Will Ethanol Crush SD’s Pheasants?

January 5, 2012 | By | 2 Replies More

An article by the awesome Dennis Anderson in the Minneapolis Star Tribune (which again has by far the best bird hunting coverage of any newspaper on planet Earth) paints a picture of a very grim future for South Dakota pheasants – and by extension, pheasant and maybe quail pops in other ag states.

The culprit: you guessed it, high corn prices. On the one hand, people say they can’t blame farmers for following the money trail. On the other hand, at what cost? And have you ever met a soul who actually likes ethanol in their gasoline? Anyone who runs a boat definitely doesn’t.

Here are some excerpts from the article, though the whole thing is definitely worth reading. Thanks to Dennis for staying on top of this stuff. (Did you know he was pretty much responsible for the creation of Pheasants Forever?)

> The retired director of South Dakota’s Game, Fish and Parks Department, serving 12 years under two governors, John Cooper also has been a U.S. Fish and Wildlife Service enforcement agent in North Dakota, South Dakota and Nebraska. In those states, he traveled nearly every highway, byway and country road during a 22-year career as a federal officer.

> So when he says change is occurring to the South Dakota landscape at a rate never seen before, with far-reaching implications for wildlife and people, he speaks with a perspective few share. “What has happened here in the past four years is unprecedented,” Cooper said. “Anyone who thinks South Dakota can continue to produce the pheasants, ducks and other wildlife it has in the past just doesn’t know what’s going on here. You’re quite possibly witnessing the end of an era.”

> Responsible for the changes is what farmer, rancher and hunting outfitter Steve Halverson of Kennebec, S.D., calls a “perfect storm” of high commodity prices, rising land values, breakthroughs in crop engineering, a seemingly feverish desire by some eastern South Dakota farmers to drain their lands of water, and relatively paltry federal farm bill conservation incentives.

> “I honestly think that unless something unexpected happens, we may never see the high pheasant populations again that we’ve seen in recent years,” Halverson said. Duck production in the state is also at risk.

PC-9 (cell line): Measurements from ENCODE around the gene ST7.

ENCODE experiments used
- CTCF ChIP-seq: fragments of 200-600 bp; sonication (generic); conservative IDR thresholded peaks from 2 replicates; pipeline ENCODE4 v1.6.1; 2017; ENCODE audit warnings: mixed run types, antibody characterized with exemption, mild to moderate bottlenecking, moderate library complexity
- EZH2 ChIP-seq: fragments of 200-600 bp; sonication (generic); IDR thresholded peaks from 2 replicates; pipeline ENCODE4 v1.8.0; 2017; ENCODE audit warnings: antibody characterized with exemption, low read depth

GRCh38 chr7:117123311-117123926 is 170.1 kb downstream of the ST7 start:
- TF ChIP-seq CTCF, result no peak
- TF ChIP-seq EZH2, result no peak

> In 2011, with prices hovering around $6 per bushel, South Dakota farmers planted about 5.2 million acres of corn, a 650,000-acre increase from 2010. “What’s driving it is greed,” said farmer and rancher Jim Faulstich of Highmore….

> Pheasant – and pheasant hunter – declines also are expected as crop acres increase, particularly in years such as 2011, when a tough winter and wet spring helped push the state’s ringneck population down about 40 percent from 2010.

> “The $200 million that pheasant hunting brings to the state each year can’t match the state’s agriculture economy,” Cooper said. “But the pheasant money trickles down to small-town cafes and motels and gas stations throughout the eastern half of the state. Ag money by comparison is much more concentrated.”

> South Dakota CRP lands peaked at about 1.7 million acres in 1997. But as corn prices have risen – fueled in part by federally subsidized ethanol production – CRP has declined in the state to about 1.1 million acres, with 200,000 or more acres expected to leave the plan this year.

> “There’s no longer any incentive to stay in CRP if you’re a farmer,” said Curt Korzan of Kimball, S.D. “Around here,” Korzan said, “CRP only pays $50 to $60 an acre, while farmland rental rates are $150 to $160 an acre.”

> “…what you’re looking at is the transformation of South Dakota into something more closely resembling northern Iowa or western Minnesota, where virtually all wildlife is gone,” Cooper said.

> Just three weeks ago, the U.S. Department of Agriculture cleared for sale Monsanto’s latest genetically engineered marvel: drought-resistant corn. Doing so, the agency delivered a Christmas gift to South Dakota and other dry-land farmers who want to plant corn where none has grown before.

Dang! Sounds bad.

Just say no to ethanol….


Category: Farming, Feds, SD

Comments (2)

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  1. Christopher says:

    Figures….. I finally get a gun dog and the hunting is only going to get worse. GREAT! Thanks goverment subsidized ethenol pukes.

  2. Russ says:

    It, along with weather patterns, has already played a major role in the historic decline in Iowa pheasant numbers. The next farm bill should provide CRP compensation more in line with what farmers and ranchers can make with their land in production, even if it means a smaller enrollment.

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